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In a subsequent application for writ of habeas corpus, Applicant Stephen Barbee sought relief under McCoy v. Louisiana, 138 S. Ct. 1500 (2018), which he claimed was a previously unavailable legal basis for his claim. The Texas Court of Criminal Appeals filed and set his application to address whether he was entitled to relief under McCoy. After review, the Court concluded that the legal basis for the current claim was previously available, and even if it were not, Applicant failed to allege facts that would have entitled him to relief under McCoy. Consequently, the Court dismissed this subsequent application as an abuse of the writ. View "Ex parte Stephen Dale Barbee" on Justia Law

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Relator was John Best, the District Attorney for the 119th Judicial District, and this case involved five codefendants who were all indicted for offenses arising out of the same criminal episode, a shooting that occurred in July, 2017. Stephen Jennings, Kristen Jennings, and David Navarro were all indicted for capital murder and lesser offenses. Garry Jennings was indicted for murder and lesser offenses. And Angella Wray was indicted for aggravated kidnapping and engaging in organized criminal activity. The five cases were assigned to four district courts, with Stephen Jennings’ and Kristen Jennings’ cases assigned to Respondent’s court, the 340th Judicial District Court. The State did not waive the death penalty in the three capital murder cases. Pursuant to Texas Code of Criminal Procedure, Article 38.43, the State submitted biological evidence collected in these cases to the DPS Crime Lab for DNA testing. Stephen Jennings and Navarro moved in their respective courts to have the DNA testing halted, arguing that some of the biological samples may not have been sufficient for the State to conduct its DNA testing, and for the five defendants to be able to retest the evidence. Navarro requested that the four trial courts agree on a single DNA testing policy. Navarro’s judge, the Presiding Judge of the 51st Judicial District Court, signed an “Order to Halt DNA Testing until Further Order” that directed Relator to provide all five codefendants with notice related to the scientific testing of evidence collected in these cases. Respondent found that the State’s proposed DNA testing would not provide enough remaining DNA sample or extract for each of the five defendants to conduct their own confirmatory testing of the biological evidence. Respondent signed an order providing that “any DNA testing conducted on the biological evidence in these cases be recorded by both audio and video.” Relator filed a motion for reconsideration asking Respondent to withdraw his orders. When this motion was denied, Relator filed his petition for mandamus relief, arguing Respondent lacked judicial authority to enter his orders, which in Relator's view, contravened Article 38.43 and the Separation of Powers Doctrine. The Texas Court of Criminal Appeals concluded Respondent exceeded his discretionary authority in discovery matters by ordering the State to create evidence in the form of a digital audiovisual recording of DPS’s DNA testing in these cases. "As usual, a formal writ of mandamus and/or prohibition will not issue unless Respondent should fail to rescind its order and allow DPS to proceed with the DNA testing without memorialization beyond that contemplated by Article 38.43(k), i.e., its bench notes." View "In re State of Texas ex rel. John H. Best" on Justia Law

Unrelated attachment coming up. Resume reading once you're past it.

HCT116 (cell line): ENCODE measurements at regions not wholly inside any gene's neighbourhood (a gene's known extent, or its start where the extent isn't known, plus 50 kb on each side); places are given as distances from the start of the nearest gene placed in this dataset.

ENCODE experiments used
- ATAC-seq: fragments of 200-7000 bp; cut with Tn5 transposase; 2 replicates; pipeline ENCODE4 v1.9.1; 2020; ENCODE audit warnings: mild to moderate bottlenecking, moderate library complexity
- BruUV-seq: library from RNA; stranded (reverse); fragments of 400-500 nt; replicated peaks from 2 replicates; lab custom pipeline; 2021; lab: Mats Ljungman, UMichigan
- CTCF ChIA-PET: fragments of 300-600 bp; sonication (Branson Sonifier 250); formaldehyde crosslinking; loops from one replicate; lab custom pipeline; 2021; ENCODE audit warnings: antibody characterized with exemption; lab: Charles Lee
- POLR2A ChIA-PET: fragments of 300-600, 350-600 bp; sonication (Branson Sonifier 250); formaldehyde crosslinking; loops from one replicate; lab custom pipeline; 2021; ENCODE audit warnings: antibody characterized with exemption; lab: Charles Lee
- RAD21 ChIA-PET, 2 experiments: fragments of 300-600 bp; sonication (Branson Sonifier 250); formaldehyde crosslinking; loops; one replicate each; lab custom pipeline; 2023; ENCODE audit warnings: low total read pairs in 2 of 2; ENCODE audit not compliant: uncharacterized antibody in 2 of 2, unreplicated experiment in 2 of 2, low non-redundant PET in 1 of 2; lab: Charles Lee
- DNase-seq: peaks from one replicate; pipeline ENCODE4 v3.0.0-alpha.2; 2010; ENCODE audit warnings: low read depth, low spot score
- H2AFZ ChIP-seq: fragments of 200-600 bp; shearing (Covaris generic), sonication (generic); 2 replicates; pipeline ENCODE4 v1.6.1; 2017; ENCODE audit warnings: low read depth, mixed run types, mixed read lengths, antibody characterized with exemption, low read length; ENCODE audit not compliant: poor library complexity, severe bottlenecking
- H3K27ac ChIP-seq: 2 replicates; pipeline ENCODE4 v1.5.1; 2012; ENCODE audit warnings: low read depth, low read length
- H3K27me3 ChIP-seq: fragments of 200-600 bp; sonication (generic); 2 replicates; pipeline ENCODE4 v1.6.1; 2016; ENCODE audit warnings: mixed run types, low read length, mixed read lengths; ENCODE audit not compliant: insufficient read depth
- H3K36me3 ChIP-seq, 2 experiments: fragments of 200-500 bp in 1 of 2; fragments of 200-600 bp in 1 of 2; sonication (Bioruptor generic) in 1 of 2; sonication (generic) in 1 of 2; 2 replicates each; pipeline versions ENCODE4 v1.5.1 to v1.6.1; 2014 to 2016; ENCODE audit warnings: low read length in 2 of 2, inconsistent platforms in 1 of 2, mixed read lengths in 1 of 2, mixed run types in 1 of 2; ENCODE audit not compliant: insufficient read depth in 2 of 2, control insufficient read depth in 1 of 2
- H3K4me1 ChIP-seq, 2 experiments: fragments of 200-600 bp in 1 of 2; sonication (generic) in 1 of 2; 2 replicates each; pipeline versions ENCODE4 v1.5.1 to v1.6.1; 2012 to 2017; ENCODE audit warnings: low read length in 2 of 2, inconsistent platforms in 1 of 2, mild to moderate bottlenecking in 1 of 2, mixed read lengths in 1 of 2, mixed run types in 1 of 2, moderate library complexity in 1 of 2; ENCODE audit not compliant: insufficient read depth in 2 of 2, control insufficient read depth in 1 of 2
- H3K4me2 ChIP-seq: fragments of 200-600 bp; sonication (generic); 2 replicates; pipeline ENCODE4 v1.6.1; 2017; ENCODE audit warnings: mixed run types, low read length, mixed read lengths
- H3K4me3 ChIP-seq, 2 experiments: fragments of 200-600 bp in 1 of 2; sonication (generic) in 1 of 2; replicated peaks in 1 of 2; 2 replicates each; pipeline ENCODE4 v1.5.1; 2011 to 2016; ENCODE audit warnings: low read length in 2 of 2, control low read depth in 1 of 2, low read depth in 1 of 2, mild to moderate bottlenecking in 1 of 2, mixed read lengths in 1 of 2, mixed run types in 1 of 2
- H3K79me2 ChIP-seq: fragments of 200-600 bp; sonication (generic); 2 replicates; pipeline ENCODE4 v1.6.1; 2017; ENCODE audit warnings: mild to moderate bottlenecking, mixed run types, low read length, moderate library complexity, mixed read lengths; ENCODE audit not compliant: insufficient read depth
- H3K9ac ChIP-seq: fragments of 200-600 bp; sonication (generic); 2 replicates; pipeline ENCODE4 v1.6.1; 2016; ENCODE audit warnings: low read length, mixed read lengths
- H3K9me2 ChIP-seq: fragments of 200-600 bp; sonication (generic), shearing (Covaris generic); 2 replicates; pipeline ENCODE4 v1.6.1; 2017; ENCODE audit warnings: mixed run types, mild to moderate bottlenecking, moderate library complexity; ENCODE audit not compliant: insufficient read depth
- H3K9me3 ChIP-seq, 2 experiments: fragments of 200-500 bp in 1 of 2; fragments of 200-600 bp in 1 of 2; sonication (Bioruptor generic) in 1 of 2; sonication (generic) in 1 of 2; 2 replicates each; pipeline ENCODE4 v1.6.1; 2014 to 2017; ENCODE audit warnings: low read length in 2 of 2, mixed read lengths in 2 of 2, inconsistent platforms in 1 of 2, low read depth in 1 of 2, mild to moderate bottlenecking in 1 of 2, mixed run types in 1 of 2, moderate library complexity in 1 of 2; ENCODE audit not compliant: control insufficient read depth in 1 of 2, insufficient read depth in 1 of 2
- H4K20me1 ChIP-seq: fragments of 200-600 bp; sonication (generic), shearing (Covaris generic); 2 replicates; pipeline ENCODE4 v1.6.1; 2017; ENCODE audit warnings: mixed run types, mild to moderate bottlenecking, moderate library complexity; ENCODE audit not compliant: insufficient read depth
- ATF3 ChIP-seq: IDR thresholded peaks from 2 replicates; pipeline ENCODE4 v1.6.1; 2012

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Appellant Jonathan Day fled after being told that he was under arrest and that there was an active arrest warrant out for him. He was charged with and convicted of evading arrest or detention. The court of appeals found the evidence insufficient to prove that the attempted arrest or detention was “lawful.” It held that while Appellant’s initial detention might have been justified, his continued detention, during which Appellant fled after police discovered an outstanding arrest warrant for him, was not. The court of appeals reversed the conviction and ordered an acquittal. After review, the Texas Court of Criminal Appeals reversed the court of appeals' judgment because a jury could have rationally found the officer’s attempted arrest or detention was lawful in light of the outstanding warrant. View "Day v. Texas" on Justia Law

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The issue presented for the Texas Court of Criminal Appeals was whether the Confrontation Clause was violated when the trial judge allowed Suzanne DeVore, a Sexual Assault Nurse Examiner (SANE), to testify against appellant James Haggard, from Montana, using a two-way video system. The Court concluded based on the trial court record that admitting DeVore's remote testimony violated the Confrontation clause. The Court reversed the court of appeals, and remanded the case for a new harm analysis. View "Haggard v. Texas" on Justia Law

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Acting on evidence that two men had been tortured and robbed at a business in Houston, police obtained a warrant to search the business. The warrant authorized the police to seize any and all "ITEMS CONSTITUTING EVIDENCE CONSTITUTING AGGRAVATED ASSAULT AND ROBBERY that may be found therein . . . including,” among other things, “audio/video surveillance video and/or video equipment.” Pursuant to this warrant, the police seized three computer hard drives from the business. Upon analysis, one hard drive — the only hard drive at issue in this appeal, was found to contain surveillance footage depicting much of the incident leading to charges against Foreman for aggravated kidnapping and aggravated robbery. At the hearing on Foreman's motion to suppress evidence found on the hard drive, Foreman argued the warrant affidavit did not establish probable cause that audio and video surveillance equipment would even be found at the business. The trial court denied Foreman's motion; he was ultimately convicted on both offenses and sentenced to fifty years' confinement. The Texas Court of Criminal Appeals determined the magistrate who signed the search warrant was justified in issuing the warrant authorizing police to seize the equipment from the business, thus affirming denial of Foreman's motion to suppress. View "Foreman v. Texas" on Justia Law